Basing medicine on an individual, not the average

Listened to a pretty interesting podcast the other day on the creative destruction of medicine. He talks a lot about how the future of medicine will be tailored on the individual and their genetic structure, rather than based on the averages.

During one part of the discussion he talks about 23ANDme.com, and their scan of the genome variants. Here is the part of the discussion.

Well, if you do a scan of the common variants in a genome, which is really almost becoming not useful–so you can get that now for $99 through 23andMe.com. There aren’t many of those consumer-genomic companies still standing. That’s certainly the main one. It was $400; it’s just come down over time to now $99. That gets you a peek into the genome. It does get, by the way, going back to our discussion earlier about the drug interactions, it gets you something like 25-30 major drug interactions about you. So, just that alone is a bargain in my view. But it doesn’t get you every single letter of your genome sequence. There you are just getting hundreds of thousands rather than 6 billion. Russ: Why are they going out of business? Do you know? Guest: Oh, the other companies? Well, DeepCode, Navigenics, there’s been a few of them–they were charging a lot more, well over $400, and they could not get enough people to buy into that. And 23andMe brought the price down to $99 and that’s starting to get a lot of interest and support. Initially when Navigenics came out a few years ago it was $1500 for this limited genomic information of common variants. And that just wasn’t going to fly. They had bad expectations about how much people would pay for what was minimal information. Russ: And what do you mean by ‘drug interactions’? What’s an example? Guest: So, the 23andMe panel that anyone can get for a saliva kit sent to them, that gets interactions with drugs like Plavix, like various cancer drugs. Caffeine, even. A whole list of drugs. Warfarin, the blood thinner. I don’t remember all 27 of them offhand, but it has a lot of useful commonly used drugs with very strong data to support the variant in one’s genome. Russ: But the interactions you are talking about are not between drugs, but between the drug and you. Guest: Yes. Exactly. So, let’s say you are prescribed to take Warfarin, blood thinner. Well here you’d know the dosage you should be taking. I mean, I know that the average person takes between 5 and 7 milligrams. I know from having that that I should only take 2 milligrams. Otherwise I’d have a lot of bleeding. I don’t have to take that drug but it sure is nice to know that well in advance, if it ever was prescribed. Some people have to take 20 milligrams to get the effect of their blood thinned. That’s just the kind of example of the kind of information you get from that.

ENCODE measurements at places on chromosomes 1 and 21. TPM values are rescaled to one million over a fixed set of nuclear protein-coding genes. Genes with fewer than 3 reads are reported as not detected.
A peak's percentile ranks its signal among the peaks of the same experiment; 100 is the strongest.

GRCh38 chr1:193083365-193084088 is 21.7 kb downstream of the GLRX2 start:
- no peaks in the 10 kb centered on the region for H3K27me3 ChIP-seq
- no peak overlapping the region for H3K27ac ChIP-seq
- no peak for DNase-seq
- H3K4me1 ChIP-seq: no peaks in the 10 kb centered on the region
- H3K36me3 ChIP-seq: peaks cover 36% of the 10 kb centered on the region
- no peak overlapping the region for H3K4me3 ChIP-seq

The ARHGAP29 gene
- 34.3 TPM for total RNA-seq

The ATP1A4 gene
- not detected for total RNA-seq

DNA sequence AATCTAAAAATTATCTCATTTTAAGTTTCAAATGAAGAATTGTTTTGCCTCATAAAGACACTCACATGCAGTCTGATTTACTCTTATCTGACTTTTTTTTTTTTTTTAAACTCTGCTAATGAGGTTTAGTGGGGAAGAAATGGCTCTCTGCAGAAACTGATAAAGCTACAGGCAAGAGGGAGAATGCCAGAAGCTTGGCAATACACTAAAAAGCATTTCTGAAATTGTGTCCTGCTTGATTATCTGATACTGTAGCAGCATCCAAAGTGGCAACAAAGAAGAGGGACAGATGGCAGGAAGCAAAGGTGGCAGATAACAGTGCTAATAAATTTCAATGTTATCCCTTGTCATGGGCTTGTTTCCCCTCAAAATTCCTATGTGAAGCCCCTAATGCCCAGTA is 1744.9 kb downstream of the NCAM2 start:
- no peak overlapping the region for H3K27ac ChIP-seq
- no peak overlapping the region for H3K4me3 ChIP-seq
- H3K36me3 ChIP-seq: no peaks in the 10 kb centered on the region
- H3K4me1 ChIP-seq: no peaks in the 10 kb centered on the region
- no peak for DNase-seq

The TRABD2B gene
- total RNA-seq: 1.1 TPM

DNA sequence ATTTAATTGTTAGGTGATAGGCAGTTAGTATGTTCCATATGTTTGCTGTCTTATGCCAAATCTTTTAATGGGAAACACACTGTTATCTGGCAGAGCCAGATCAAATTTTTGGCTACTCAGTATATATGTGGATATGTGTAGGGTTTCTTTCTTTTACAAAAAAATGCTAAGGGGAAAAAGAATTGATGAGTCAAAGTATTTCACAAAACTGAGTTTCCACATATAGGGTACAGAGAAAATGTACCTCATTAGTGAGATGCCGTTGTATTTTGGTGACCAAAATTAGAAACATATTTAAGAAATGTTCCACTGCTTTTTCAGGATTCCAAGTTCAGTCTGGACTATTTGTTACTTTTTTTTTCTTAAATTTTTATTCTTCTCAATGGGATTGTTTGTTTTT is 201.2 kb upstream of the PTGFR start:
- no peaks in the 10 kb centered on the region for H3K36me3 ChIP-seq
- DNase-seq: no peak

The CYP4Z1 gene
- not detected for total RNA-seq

I don’t know how I feel about the whole test, but the part about the personalized interactions of the medications might be worth the $99.

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